Originality does matter

by Ben Mandelker | 5/20/98 5:00am

Perhaps anticipating the bad reviews it is likely to receive, "Godzilla" features two bumbling characters, one obese and named Ebert, the other bald and named Gene, who just don't seem to understand the monster. This witty in-joke turns out to be one of the only few genuinely humorous moments in a surprisingly dark and leaden film.

"Godzilla," the much-hyped and much anticipated blockbuster, is the display of extreme destruction that it promises to be. But where's the sense of kick-ass fun that made "Independence Day" -- which shares the same writing/directing/producing team -- such a blast?

After seeing some pseudo-documentary footage of lizards observing the fallout of nuclear testing during the fifties, the film leaps forward to the present. On a dark and stormy night in the Pacific, a ship carrying large amounts of fish is besieged by some claws. This happens again to three fishing boats near the United States coastline.

That's when the Army calls in Nick Tatopoulos (Matthew Broderick), a dorky scientist who specializes in the effects of radiation on organisms. It's not long before he postulates just what this ship-eating beast is, but by then it's too late because Godzilla is rearing his head at the piers of New York City.

The movie jumps into the destruction of the metropolis rather quickly, and unfortunately, valuable build-up time is lost. At that stage of the film, we don't care enough about anything to mourn its loss. Godzilla's first rampage is sort of fun, but not very awe-inspiring. For a long time we only see isolated body parts, like the feet or tail.

Then, without much warning, Godzilla inexplicably disappears. Apparently he came to Manhattan because it is the perfect hiding place. Now, instead of running from the lizard, everyone's searching for it.

The first half of the film is uneven at best. It throws us a bunch of cornball characters and expects us to empathize with them. Aside from Nick, there's Audrey (Maria Pitillo), Nick's ex-flame who wants to be a big time reporter but can't seem to figure out how. There's her cameraman pal, Animal (a wasted Hank Azaria), and a truly irrelevant character played by Vicki Lewis ("News Radio").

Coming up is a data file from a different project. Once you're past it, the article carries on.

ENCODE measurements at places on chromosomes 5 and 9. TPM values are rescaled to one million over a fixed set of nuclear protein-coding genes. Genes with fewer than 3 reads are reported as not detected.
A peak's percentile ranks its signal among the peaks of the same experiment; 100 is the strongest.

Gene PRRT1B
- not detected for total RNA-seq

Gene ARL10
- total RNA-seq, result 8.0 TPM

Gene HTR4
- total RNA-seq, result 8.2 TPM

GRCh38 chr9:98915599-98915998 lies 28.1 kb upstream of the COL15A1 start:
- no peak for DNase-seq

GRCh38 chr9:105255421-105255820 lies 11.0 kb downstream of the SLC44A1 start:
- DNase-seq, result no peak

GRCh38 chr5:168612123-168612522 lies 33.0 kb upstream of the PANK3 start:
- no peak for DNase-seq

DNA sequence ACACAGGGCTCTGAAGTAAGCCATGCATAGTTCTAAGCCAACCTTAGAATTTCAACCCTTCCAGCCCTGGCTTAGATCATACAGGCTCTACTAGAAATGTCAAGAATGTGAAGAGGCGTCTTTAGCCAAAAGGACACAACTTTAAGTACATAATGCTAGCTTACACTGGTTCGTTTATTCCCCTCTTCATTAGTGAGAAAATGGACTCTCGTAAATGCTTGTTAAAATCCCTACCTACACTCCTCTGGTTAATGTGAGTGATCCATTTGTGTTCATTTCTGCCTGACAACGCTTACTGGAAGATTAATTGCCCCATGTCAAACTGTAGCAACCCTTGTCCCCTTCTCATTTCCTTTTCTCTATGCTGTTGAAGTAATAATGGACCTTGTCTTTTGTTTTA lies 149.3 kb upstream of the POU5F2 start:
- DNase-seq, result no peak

Luckily, Jean Reno is also along for the ride as Philippe Roche, a crafty French insurance man -- or is he? Reno is having a ball with his role, and it shows. It's a shame he's not in more of the film.

These characters all intertwine in the quest to stop Godzilla and wind up saying some pretty cheesy things. The romance that inevitably blossoms between Nick and Audrey is predictable and trite.

By the halfway point, the movie feels like a real disappointment, but suddenly it comes alive and turns around. An extended and clever sequence in Madison Square Garden is exciting and fun and gives the movie a much needed jolt of energy. The film does an impressive rally to the end, almost leaving the viewer out of breath. Perhaps the movie does a turnaround here because for once the actions of Godzilla affect the characters directly. There's more at risk in the latter portion of the film, people are being destroyed as opposed to buildings.

As for the special effects, they are pretty spectacular. The monster is realistic, although some shots look a little fake. What's even more impressive is the destruction of the city. The buildings collapse and explode so effectively that they pass for reality. We don't even question half of the disaster.

The lizard itself is also pretty well conceived, but it unfortunately is too similar to the notorious T-Rexes from "Jurassic Park" merged with a the beast from the "Alien" films. In fact, half the movie's scenes seem to have been borrowed from "Jurassic Park" and have considerably less style here.

Nevertheless, the actual movement of Godzilla is fluid and well-conceived. We see him jump, swim, run, trip and even breathe fire once or twice.

Godzilla is a mighty beast here and, despite his size, is pretty swift. He slides out of the way of many heat seeking missiles and ultimately puts the Army to shame. As depicted here, the Army is so incompetent that it perhaps does more damage than Godzilla himself, recklessly destroying the city in their futile attempts to stop the monster.

The use of Manhattan in the film is at times very amusing. A shot of the gutted Met Life building is humorous, and an episode with the Brooklyn Bridge is truly a sight worthy of the big screen.

Not everything is destroyed though. I guess we should be thankful that while Godzilla is busy ruining a newly restored Grand Central Terminal, the Dartmouth Club across the street manages to survive intact.